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A Libyan man wins “substantial” damages over false newspaper allegations involving the Manchester attack

The Address | Benghazi – Libya

LONDON – A Libyan man arrested after the Manchester Arena terror attack has won “substantial” damages over false newspaper allegations he was an “ISIS sympathizer”, BBC reported.

Alaedeen Sicri was arrested, following the Manchester attack in May 2017, because suicide bomber Salman Abedi called his phone number in the days before the attack, the High Court heard.

Sicri, from West Sussex, was released without charge. His lawyer, Sara Mansoori, told Judge Justice Warby that her client had “nothing whatever to do with the attack and had no connection or affiliation with the bomber or other terrorists”.

On 31 May 2017 the print edition of Brighton-based newspaper The Argus, published by Newsquest, referred to Mr Sicri’s arrest and made “serious allegations about him, suggesting he was an “ISIS supporter”, Mansoori said.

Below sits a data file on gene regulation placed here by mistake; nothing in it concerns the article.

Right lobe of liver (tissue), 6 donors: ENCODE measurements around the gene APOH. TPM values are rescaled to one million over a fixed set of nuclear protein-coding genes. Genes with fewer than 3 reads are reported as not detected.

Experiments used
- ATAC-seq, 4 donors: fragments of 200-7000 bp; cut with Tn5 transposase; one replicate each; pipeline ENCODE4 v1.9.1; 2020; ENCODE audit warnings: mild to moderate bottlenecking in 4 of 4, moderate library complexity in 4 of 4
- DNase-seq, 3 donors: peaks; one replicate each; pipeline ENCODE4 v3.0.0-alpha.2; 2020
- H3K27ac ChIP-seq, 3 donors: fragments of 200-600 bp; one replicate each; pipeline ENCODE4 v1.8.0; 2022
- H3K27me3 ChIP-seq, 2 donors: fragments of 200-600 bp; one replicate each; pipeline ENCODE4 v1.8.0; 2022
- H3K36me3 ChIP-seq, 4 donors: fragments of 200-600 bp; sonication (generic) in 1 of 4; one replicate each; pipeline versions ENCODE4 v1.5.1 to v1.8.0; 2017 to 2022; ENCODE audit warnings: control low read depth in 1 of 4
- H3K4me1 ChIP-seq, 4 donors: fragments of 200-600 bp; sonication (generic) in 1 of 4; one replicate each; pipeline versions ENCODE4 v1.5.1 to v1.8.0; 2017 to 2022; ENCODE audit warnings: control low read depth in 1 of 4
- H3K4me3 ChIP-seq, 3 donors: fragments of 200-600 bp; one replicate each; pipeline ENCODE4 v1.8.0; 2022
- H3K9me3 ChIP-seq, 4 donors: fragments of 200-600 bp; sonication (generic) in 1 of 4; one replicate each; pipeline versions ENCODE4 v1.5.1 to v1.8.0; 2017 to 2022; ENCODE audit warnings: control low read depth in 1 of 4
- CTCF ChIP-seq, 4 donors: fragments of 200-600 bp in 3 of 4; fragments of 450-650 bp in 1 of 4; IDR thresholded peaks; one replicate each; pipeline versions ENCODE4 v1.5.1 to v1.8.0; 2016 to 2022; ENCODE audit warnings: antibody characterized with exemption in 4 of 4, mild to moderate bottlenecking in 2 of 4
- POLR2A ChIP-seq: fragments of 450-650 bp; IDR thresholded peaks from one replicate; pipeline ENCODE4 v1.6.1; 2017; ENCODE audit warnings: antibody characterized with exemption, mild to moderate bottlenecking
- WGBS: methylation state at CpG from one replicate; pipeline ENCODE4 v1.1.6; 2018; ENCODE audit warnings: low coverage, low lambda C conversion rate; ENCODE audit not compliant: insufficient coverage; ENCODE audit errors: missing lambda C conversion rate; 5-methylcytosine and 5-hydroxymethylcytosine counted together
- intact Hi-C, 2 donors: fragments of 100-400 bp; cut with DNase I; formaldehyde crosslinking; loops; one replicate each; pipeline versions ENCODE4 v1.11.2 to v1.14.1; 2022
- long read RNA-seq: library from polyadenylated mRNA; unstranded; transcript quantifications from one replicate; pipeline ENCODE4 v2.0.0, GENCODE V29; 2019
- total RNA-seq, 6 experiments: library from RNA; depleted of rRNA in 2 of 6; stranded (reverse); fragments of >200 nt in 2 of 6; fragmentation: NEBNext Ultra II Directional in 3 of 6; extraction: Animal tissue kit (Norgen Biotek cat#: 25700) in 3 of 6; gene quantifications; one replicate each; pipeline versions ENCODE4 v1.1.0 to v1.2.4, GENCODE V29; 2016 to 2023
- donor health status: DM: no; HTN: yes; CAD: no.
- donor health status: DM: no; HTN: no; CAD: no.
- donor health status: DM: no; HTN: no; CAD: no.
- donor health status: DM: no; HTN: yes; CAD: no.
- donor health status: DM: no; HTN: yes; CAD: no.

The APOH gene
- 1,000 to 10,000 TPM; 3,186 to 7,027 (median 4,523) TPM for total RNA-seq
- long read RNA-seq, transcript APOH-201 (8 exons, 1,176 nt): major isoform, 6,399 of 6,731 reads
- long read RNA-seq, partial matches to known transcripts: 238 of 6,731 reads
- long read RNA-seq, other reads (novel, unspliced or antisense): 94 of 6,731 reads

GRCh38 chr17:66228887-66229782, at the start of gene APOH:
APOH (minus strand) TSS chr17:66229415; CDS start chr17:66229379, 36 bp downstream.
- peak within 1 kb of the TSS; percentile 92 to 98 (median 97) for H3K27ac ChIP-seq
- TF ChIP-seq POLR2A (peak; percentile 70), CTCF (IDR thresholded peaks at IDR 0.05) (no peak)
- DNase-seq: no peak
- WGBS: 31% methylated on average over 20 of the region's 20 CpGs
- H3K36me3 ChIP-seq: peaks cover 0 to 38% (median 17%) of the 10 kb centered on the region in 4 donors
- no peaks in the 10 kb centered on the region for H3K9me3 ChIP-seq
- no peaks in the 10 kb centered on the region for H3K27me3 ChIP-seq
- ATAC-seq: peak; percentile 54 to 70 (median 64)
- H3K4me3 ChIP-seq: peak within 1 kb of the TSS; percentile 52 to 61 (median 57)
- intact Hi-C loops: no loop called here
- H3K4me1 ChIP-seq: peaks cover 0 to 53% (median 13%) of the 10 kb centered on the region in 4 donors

She explained that her client had run an online business assisting individuals in Libya to make purchases from websites such as eBay and Amazon while he trained to be a pilot. She added that Abedi contacted her client because he wanted to transfer money to Libya, but Sicri hung up because he was suspicious of a scam.

Publisher Newsquest admitted the report was “wholly false” and apologized. Newsquest’s lawyer said the publisher would pay a “a substantial sum in compensation and his legal costs” but was not revealed in court.

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